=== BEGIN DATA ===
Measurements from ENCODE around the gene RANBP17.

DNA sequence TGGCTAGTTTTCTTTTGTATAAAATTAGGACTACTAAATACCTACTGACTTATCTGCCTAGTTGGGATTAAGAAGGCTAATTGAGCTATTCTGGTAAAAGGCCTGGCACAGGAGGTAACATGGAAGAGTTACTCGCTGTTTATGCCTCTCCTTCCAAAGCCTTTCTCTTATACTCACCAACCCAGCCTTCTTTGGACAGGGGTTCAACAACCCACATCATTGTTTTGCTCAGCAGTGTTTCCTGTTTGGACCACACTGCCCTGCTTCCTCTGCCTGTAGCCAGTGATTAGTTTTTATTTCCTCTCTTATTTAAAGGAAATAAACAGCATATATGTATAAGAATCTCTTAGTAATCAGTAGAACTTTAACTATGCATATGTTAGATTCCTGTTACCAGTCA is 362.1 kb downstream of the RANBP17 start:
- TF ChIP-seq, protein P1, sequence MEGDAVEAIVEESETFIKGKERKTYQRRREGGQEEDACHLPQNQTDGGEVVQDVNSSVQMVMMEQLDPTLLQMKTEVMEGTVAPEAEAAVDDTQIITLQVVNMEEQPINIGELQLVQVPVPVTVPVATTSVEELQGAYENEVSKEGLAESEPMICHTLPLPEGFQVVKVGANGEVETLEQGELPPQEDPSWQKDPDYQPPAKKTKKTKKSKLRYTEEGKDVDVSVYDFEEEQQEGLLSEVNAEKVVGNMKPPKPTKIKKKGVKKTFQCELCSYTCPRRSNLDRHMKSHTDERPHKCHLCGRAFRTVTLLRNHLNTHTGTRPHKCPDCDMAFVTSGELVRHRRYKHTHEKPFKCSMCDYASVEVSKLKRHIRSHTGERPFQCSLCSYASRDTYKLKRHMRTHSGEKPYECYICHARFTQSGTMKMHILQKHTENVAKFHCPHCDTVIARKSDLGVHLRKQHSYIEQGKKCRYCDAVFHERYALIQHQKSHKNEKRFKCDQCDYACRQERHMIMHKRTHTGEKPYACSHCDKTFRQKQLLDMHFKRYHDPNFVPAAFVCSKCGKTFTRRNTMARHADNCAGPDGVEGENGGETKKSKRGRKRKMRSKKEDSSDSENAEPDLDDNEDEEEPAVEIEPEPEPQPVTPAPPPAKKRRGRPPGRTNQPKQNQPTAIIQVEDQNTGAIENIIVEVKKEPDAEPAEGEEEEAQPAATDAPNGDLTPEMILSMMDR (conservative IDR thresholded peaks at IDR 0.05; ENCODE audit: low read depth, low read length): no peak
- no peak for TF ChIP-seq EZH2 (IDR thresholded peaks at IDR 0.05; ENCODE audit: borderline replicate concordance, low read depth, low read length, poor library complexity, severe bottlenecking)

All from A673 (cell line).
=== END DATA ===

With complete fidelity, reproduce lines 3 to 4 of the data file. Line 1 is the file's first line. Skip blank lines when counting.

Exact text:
- TF ChIP-seq, protein P1, sequence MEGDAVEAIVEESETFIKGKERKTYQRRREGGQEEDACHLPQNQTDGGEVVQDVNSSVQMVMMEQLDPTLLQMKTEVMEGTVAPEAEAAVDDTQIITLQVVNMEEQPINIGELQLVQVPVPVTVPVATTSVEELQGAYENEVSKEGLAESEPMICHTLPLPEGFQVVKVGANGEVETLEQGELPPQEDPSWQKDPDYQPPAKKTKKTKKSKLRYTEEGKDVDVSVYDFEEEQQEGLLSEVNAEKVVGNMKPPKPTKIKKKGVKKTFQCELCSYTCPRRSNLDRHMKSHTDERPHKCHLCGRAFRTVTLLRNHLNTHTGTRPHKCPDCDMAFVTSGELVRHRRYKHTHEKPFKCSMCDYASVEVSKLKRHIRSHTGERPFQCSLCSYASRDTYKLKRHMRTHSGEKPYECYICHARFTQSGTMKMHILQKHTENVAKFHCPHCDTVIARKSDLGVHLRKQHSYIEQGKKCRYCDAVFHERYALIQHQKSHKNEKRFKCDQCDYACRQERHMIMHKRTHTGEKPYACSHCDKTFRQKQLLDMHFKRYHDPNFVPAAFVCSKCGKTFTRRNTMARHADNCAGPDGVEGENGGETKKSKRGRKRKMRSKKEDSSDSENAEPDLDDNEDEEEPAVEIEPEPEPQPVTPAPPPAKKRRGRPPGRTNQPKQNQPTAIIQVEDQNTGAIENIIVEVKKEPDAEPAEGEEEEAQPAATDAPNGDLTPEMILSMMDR (conservative IDR thresholded peaks at IDR 0.05; ENCODE audit: low read depth, low read length): no peak
- no peak for TF ChIP-seq EZH2 (IDR thresholded peaks at IDR 0.05; ENCODE audit: borderline replicate concordance, low read depth, low read length, poor library complexity, severe bottlenecking)